In other Trancend WiFi SD card news, a whole lot of people including [Dan Krause] (thanks for the tip) have been working on a complete replacement OS for these neat little cards. Right now the OS is in very rough shape, but there is a pre-built system available should anyone want to experiment. [CNLohr] is also working on a compact, double-sided version of his SD card motherboard and we’ll be happy to feature a link to his Tindie store when he sends that in.

A Motherboard for a WiFi Enabled SD Card


Over the last few months, a few very capable hackers have had a hand in cracking open a Transcend WiFi-enable SD card that just happens to be running a small Linux system inside. The possibilities for a wireless Linux device you can lose in your pocket are immense, but so far no one has gotten any IO enabled on this neat piece of hardware. [CNLohr] just did us all a favor with his motherboard for these Transcend WiFi SD cards, allowing the small Linux systems to communicate with I2C devices.

This build is based upon [Dmitry]‘s custom kernel for the Transcend WiFiSD card. [CNLohr] did some poking around with this system and found he could use an AVR to speak to the card in its custom 4-bit protocol.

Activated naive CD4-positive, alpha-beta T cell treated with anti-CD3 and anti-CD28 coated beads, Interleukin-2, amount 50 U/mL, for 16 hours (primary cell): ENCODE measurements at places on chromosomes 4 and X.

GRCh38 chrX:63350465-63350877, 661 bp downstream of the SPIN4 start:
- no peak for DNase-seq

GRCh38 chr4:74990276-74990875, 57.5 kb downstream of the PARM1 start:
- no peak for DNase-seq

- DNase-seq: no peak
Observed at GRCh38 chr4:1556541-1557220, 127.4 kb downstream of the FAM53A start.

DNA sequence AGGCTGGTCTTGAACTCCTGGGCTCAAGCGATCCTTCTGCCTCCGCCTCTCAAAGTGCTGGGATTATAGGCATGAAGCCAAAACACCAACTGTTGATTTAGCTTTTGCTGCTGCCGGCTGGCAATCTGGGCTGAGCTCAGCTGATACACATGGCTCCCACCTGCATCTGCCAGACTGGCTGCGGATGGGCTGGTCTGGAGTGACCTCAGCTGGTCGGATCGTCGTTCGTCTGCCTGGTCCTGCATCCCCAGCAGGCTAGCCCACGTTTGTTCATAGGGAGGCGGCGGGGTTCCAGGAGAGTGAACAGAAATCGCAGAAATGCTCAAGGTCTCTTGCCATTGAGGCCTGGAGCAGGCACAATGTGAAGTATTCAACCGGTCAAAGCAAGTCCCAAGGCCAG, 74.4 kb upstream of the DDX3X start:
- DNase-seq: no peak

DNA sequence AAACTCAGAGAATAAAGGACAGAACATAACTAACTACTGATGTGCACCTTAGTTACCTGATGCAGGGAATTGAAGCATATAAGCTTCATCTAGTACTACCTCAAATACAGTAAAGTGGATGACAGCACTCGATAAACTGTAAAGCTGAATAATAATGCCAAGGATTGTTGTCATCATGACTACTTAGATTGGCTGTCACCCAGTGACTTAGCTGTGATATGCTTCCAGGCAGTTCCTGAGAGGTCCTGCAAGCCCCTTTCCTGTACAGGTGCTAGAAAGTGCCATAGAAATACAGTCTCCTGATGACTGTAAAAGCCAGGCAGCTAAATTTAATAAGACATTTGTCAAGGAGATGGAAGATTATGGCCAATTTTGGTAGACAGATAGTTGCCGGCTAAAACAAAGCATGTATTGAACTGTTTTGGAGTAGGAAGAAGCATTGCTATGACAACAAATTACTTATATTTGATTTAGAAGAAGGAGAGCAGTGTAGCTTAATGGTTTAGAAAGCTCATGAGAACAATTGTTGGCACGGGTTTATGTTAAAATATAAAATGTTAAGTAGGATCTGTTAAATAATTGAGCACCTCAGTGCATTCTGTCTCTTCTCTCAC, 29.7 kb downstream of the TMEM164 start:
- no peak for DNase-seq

The ‘motherboard’ consists of some sort of ATMega, an AVR programming header, a power supply, and a breakout for the I2C bus. [Lohr] wired up a LED array to the I2C bus and used it to display some configuration settings for the WiFi card before connecting to the card over WiFi and issuing commands directly to the Linux system on the card. The end result was, obviously, a bunch of blinking LEDs.

While this is by far the most complex and overwrought way to blink a LED we’ve ever seen, this is a great proof of concept that makes the Transcend cards extremely interesting for a variety of hardware projects. If you want your own Transcend motherboard, [CNLohr] put all the files up for anyone who wants to etch their own board.